Category: Episodes

130  |  Highlights from IEEE VIS 2018

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It was a great week in Berlin! Info+ and IEEE VIS took place at the same time and both Enrico and Moritz were there to document the conferences. We also organized a super fun Data Stories listeners meetup — more on that to come!

This week, our friends Jessica Hullman and Robert Kosara join Enrico to comment on their greatest highlights from IEEE VIS.

We discuss a handful of IEEE VIS events and then spotlight a few projects and papers that we especially liked. As usual, this is just a very thin slice of the conference offerings. There is much more to discover from the program!

Find links below to all the projects that we discuss on the show.

Enjoy!

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128  |  Visual Perception and Visualization with Steve Haroz

[Please remember that Data Stories is fully listener-supported! Please consider contributing to the show on Patreon or sending us a one-time donation through Paypal. Every dollar is appreciated!]

We have Steve Haroz on the show to talk about visual perception in visualization. Steve is a research scientist at Saclay, France near Paris (AVIZ) where he studies how “the brain perceives and understands visually displayed information like charts and graphs.”

Steve is also a very active figure on Twitter, where he is frequently asked to comment on visual perception problems in visualization.

On the show, we talk about what vision science is, practical examples of the use of vision science in data visualization, and how to use visual science to make predictive decisions about our data visualization designs.

Enjoy the show!


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127  |  Storytelling with Data with Cole Nussbaumer Knaflic

[If you enjoy listening to our show, please consider supporting us on Patreon or sending us a one-time donation through Paypal. Data Stories runs thanks to your financial support!]

We have Cole Nussbaumer Knaflic on the show to talk about her work in visual storytelling. Cole is an educator, blogger, freelancer and author of Storytelling with Data, a successful data visualization book about effectively presenting data through visualization.

We talk about how Cole got her start in visualization through her former job at Google, how she created her business, the story behind her book, and many of her other activities (including her great podcast!).

The episode is full of useful tips, especially for those of you who are thinking of becoming a vis-oriented business-owner or freelancer.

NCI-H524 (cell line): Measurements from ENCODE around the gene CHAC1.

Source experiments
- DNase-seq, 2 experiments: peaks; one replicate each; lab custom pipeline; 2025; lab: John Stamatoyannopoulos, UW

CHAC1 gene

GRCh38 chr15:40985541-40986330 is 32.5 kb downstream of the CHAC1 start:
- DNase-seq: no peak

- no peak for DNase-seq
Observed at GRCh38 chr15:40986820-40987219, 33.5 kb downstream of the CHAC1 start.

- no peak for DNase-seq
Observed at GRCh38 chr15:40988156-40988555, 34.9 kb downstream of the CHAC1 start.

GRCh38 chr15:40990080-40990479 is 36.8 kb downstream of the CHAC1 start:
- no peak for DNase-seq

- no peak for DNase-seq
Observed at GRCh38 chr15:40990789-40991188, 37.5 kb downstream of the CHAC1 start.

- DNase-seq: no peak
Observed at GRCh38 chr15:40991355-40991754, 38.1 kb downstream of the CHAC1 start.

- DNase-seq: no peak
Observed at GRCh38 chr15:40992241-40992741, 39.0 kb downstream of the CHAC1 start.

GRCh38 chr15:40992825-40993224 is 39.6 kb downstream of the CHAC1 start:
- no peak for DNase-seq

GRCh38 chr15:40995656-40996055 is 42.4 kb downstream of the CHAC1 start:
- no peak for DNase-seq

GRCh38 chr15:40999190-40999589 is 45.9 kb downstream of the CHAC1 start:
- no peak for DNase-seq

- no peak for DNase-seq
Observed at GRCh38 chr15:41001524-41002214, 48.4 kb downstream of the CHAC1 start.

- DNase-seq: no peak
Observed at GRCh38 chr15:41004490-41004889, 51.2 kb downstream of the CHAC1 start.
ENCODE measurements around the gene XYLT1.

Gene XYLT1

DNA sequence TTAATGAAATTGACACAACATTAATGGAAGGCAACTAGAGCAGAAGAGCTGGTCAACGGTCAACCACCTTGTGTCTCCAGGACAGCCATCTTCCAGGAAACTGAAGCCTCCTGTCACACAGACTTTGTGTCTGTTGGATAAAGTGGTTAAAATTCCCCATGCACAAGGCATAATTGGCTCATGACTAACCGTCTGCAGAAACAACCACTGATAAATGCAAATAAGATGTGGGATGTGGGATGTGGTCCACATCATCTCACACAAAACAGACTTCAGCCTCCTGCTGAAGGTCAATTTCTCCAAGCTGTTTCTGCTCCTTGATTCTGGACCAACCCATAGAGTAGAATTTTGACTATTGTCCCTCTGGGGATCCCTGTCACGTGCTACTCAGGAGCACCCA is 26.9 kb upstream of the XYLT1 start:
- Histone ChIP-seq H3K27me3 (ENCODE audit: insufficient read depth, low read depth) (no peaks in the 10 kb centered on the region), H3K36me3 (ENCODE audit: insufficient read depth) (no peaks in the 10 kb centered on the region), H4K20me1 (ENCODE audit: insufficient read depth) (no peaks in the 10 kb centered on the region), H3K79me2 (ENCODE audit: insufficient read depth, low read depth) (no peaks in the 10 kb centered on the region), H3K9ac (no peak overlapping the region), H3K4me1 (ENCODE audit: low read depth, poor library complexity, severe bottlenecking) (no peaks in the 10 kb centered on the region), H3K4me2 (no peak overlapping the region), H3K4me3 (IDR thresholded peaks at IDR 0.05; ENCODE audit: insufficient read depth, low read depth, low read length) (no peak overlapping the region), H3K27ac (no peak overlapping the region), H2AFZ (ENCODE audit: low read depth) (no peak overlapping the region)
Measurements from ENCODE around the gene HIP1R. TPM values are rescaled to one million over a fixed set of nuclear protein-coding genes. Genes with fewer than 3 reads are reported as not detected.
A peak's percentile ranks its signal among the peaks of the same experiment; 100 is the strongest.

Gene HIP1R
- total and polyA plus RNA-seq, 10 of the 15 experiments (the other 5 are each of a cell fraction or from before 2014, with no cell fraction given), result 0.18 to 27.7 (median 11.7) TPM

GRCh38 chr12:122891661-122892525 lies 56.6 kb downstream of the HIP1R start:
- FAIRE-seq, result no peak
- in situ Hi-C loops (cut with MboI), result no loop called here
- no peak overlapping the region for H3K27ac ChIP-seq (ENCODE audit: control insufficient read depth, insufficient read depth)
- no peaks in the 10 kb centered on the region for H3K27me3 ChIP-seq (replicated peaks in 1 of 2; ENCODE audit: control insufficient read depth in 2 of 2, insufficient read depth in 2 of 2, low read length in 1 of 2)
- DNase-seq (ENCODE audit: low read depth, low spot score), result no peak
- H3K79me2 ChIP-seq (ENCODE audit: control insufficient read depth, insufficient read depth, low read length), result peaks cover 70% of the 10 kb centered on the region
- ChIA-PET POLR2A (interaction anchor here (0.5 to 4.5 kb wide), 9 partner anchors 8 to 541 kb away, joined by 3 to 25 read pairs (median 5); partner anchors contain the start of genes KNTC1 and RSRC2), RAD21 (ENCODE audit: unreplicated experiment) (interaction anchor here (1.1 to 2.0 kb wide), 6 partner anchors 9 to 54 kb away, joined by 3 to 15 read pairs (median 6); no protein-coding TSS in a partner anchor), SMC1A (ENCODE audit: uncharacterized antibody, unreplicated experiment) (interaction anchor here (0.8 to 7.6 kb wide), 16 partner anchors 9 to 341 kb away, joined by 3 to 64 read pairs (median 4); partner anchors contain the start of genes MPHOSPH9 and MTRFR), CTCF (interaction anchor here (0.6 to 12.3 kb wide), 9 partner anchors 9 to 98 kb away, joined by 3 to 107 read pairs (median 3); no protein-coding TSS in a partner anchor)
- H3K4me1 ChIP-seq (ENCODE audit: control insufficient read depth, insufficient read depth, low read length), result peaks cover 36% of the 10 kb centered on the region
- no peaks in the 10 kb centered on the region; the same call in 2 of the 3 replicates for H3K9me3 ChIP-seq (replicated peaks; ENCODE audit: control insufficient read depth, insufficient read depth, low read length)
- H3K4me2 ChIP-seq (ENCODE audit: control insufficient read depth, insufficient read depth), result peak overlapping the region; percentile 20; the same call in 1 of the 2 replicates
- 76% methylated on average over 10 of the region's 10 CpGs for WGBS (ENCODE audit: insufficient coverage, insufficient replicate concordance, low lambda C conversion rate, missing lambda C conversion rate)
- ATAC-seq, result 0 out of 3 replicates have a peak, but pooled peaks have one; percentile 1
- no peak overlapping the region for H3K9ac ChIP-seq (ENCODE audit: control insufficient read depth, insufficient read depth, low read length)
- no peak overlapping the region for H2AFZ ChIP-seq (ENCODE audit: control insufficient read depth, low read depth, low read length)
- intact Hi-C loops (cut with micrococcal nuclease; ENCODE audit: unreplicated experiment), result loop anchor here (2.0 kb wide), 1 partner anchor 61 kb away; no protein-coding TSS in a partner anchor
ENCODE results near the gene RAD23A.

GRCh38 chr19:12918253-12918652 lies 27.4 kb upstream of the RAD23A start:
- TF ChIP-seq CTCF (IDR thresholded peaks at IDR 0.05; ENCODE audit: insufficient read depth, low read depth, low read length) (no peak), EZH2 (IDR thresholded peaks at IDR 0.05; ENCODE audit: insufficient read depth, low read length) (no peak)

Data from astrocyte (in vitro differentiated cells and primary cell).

Enjoy the show!

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126  |  FlowingData with Nathan Yau

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We have Nathan Yau with us on the show to talk about his mythical FlowingData blog. Nathan was one of the first people to write a blog about data and visualization, and he is one of the very few who continues to blog virtually every day after more than ten years.

If you want to know what has happened lately in visualization, you can’t go wrong by visiting his site. It’s very comprehensive and never misses a beat.

On the show, we talk about how and why Nathan started FlowingData, the evolution of the blog and visualization over the years, his data visualization projects and membership program, and the secret “sauce” behind his persistence!

Enjoy the show!

 



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125  |  Researching the Boundaries of InfoVis with Sheelagh Carpendale

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Sheelagh Carpendale is Professor in the Department of Computer Science at the University of Calgary, where she leads the Innovations in Visualization (InnoVis) research group. Sheelagh is one of the most prominent figures in visualization research and, this week, she joins us to discuss the research taking place in her lab, as well as her innovative ideas about all sorts of information visualization. Sheelagh is renowned for taking a much more holistic view of visualization than usual; she emphasizes interaction, visualization beyond the confinements of desktop displays, and the use of design, qualitative research, and psychology. On the show we talk about the uses of sketching in data visualization, the concept of “active reading” of visualizations, and the standard data viz ideas that are holding us back.

Enjoy the show!

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124  |  Xenographics with Maarten Lambrechts